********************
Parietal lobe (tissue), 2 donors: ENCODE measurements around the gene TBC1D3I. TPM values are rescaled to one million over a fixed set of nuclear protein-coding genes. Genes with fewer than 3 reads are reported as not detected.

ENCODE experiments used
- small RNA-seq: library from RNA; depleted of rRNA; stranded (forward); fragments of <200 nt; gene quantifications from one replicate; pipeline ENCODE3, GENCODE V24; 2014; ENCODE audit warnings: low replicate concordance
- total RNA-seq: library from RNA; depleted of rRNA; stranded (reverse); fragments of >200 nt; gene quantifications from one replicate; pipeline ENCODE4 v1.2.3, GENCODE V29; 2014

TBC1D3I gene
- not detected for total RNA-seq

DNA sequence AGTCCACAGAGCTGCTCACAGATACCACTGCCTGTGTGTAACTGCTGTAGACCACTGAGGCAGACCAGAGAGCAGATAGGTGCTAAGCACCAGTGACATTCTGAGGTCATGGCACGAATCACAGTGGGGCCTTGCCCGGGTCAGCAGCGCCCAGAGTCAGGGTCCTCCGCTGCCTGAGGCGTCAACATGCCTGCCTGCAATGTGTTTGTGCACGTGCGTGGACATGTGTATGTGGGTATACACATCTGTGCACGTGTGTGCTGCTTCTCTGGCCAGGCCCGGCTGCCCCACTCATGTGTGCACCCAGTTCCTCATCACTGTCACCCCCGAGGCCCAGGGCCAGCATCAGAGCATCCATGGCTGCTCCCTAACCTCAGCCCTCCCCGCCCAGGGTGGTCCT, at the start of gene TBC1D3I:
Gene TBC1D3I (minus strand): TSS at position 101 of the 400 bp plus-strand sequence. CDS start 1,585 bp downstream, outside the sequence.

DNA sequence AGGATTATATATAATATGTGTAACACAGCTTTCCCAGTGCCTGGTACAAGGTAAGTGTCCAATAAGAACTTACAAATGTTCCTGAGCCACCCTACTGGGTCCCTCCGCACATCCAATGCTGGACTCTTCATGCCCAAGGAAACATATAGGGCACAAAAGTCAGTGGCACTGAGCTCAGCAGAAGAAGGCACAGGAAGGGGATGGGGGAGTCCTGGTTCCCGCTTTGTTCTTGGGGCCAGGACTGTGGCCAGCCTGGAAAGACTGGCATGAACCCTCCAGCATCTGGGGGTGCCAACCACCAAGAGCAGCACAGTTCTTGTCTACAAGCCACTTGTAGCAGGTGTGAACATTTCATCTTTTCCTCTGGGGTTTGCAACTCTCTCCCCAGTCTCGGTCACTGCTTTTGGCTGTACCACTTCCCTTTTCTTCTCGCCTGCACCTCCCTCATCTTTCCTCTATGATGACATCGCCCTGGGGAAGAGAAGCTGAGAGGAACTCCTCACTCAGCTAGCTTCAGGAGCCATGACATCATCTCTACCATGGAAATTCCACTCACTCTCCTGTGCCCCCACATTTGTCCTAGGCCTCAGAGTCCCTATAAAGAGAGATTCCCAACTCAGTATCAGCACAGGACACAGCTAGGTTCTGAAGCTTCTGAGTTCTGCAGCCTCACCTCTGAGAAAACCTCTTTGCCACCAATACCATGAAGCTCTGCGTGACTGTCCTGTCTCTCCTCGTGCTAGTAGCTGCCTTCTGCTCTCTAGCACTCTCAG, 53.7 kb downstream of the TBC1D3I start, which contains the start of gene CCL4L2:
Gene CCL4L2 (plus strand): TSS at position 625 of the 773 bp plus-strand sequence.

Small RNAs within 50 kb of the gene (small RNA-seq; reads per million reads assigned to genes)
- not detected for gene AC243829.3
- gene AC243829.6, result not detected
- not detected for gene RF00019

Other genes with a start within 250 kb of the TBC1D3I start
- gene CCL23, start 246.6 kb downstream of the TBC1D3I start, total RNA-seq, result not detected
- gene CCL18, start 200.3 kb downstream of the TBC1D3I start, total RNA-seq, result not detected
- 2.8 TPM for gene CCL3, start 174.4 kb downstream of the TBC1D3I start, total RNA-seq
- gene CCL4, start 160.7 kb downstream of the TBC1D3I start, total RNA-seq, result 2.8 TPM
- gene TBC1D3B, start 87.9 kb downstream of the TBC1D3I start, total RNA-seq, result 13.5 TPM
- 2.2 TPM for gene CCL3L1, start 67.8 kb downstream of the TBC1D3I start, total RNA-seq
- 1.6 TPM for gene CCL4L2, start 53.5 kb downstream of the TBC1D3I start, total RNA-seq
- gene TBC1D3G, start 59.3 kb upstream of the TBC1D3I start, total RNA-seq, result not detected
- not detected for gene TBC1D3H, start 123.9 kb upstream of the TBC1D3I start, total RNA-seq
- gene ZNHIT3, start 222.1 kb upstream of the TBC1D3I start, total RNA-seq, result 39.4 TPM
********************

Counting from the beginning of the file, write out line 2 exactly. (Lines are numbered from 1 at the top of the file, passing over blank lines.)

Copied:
ENCODE experiments used